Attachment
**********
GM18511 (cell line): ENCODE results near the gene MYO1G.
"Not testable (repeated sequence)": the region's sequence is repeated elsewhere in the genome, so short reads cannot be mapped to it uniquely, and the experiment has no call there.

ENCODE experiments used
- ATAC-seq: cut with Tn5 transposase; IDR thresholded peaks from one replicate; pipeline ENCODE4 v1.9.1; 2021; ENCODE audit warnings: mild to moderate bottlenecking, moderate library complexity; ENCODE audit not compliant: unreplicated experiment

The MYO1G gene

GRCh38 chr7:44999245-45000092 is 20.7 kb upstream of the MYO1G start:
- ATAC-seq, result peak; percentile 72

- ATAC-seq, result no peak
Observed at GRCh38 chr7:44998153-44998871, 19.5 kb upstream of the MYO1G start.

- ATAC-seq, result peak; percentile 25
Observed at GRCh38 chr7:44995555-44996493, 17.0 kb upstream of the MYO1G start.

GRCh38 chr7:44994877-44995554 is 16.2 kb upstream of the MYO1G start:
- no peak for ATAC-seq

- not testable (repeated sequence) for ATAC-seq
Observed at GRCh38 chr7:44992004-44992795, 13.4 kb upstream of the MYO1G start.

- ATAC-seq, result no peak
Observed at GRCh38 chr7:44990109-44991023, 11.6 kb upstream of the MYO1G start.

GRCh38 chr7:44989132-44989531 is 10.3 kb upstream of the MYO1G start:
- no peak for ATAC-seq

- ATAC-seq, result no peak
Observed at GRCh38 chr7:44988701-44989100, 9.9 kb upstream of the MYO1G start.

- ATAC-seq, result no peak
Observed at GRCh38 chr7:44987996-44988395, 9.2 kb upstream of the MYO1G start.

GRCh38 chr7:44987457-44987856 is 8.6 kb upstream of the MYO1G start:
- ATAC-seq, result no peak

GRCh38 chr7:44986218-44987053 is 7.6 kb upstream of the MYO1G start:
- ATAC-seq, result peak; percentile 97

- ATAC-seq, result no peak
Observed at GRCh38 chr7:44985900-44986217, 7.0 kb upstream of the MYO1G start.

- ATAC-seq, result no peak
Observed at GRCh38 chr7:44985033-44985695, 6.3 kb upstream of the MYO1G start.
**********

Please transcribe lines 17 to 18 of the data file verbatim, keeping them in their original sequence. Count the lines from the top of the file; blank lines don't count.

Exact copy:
Observed at GRCh38 chr7:44990109-44991023, 11.6 kb upstream of the MYO1G start.

GRCh38 chr7:44989132-44989531 is 10.3 kb upstream of the MYO1G start: